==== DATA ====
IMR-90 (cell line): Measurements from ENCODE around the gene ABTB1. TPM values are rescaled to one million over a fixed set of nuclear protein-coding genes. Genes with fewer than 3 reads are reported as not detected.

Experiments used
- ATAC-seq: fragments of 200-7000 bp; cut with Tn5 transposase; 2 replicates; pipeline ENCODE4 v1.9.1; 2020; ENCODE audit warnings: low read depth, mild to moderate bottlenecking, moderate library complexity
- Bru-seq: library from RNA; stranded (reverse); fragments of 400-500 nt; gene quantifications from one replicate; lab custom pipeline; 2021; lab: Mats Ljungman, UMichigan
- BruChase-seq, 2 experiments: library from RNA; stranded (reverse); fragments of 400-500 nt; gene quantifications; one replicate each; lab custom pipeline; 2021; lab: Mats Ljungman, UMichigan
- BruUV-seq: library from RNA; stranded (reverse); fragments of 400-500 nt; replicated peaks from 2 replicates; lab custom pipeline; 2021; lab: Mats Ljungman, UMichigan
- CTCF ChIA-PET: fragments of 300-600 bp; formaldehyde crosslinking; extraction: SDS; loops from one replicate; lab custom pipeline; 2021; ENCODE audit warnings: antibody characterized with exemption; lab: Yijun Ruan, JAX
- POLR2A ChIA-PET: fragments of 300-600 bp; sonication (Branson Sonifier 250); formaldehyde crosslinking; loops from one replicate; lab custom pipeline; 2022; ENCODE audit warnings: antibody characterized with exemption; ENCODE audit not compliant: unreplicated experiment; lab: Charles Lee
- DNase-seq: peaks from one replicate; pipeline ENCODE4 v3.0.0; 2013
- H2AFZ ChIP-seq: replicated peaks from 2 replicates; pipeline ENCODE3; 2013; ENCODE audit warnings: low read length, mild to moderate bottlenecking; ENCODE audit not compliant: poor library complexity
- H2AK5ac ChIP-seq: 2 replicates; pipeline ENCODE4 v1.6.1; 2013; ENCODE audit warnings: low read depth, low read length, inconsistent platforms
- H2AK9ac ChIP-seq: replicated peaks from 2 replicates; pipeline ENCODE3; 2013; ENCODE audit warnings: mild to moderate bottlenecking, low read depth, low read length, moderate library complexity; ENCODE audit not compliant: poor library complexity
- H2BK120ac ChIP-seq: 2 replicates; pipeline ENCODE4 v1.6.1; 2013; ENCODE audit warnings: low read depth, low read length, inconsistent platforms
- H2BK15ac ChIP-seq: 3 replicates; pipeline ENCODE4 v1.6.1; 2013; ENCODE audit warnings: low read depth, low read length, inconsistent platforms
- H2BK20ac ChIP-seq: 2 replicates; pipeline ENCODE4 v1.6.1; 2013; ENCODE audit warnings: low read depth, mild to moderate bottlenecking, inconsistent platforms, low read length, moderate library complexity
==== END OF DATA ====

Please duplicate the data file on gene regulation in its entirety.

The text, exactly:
IMR-90 (cell line): Measurements from ENCODE around the gene ABTB1. TPM values are rescaled to one million over a fixed set of nuclear protein-coding genes. Genes with fewer than 3 reads are reported as not detected.

Experiments used
- ATAC-seq: fragments of 200-7000 bp; cut with Tn5 transposase; 2 replicates; pipeline ENCODE4 v1.9.1; 2020; ENCODE audit warnings: low read depth, mild to moderate bottlenecking, moderate library complexity
- Bru-seq: library from RNA; stranded (reverse); fragments of 400-500 nt; gene quantifications from one replicate; lab custom pipeline; 2021; lab: Mats Ljungman, UMichigan
- BruChase-seq, 2 experiments: library from RNA; stranded (reverse); fragments of 400-500 nt; gene quantifications; one replicate each; lab custom pipeline; 2021; lab: Mats Ljungman, UMichigan
- BruUV-seq: library from RNA; stranded (reverse); fragments of 400-500 nt; replicated peaks from 2 replicates; lab custom pipeline; 2021; lab: Mats Ljungman, UMichigan
- CTCF ChIA-PET: fragments of 300-600 bp; formaldehyde crosslinking; extraction: SDS; loops from one replicate; lab custom pipeline; 2021; ENCODE audit warnings: antibody characterized with exemption; lab: Yijun Ruan, JAX
- POLR2A ChIA-PET: fragments of 300-600 bp; sonication (Branson Sonifier 250); formaldehyde crosslinking; loops from one replicate; lab custom pipeline; 2022; ENCODE audit warnings: antibody characterized with exemption; ENCODE audit not compliant: unreplicated experiment; lab: Charles Lee
- DNase-seq: peaks from one replicate; pipeline ENCODE4 v3.0.0; 2013
- H2AFZ ChIP-seq: replicated peaks from 2 replicates; pipeline ENCODE3; 2013; ENCODE audit warnings: low read length, mild to moderate bottlenecking; ENCODE audit not compliant: poor library complexity
- H2AK5ac ChIP-seq: 2 replicates; pipeline ENCODE4 v1.6.1; 2013; ENCODE audit warnings: low read depth, low read length, inconsistent platforms
- H2AK9ac ChIP-seq: replicated peaks from 2 replicates; pipeline ENCODE3; 2013; ENCODE audit warnings: mild to moderate bottlenecking, low read depth, low read length, moderate library complexity; ENCODE audit not compliant: poor library complexity
- H2BK120ac ChIP-seq: 2 replicates; pipeline ENCODE4 v1.6.1; 2013; ENCODE audit warnings: low read depth, low read length, inconsistent platforms
- H2BK15ac ChIP-seq: 3 replicates; pipeline ENCODE4 v1.6.1; 2013; ENCODE audit warnings: low read depth, low read length, inconsistent platforms
- H2BK20ac ChIP-seq: 2 replicates; pipeline ENCODE4 v1.6.1; 2013; ENCODE audit warnings: low read depth, mild to moderate bottlenecking, inconsistent platforms, low read length, moderate library complexity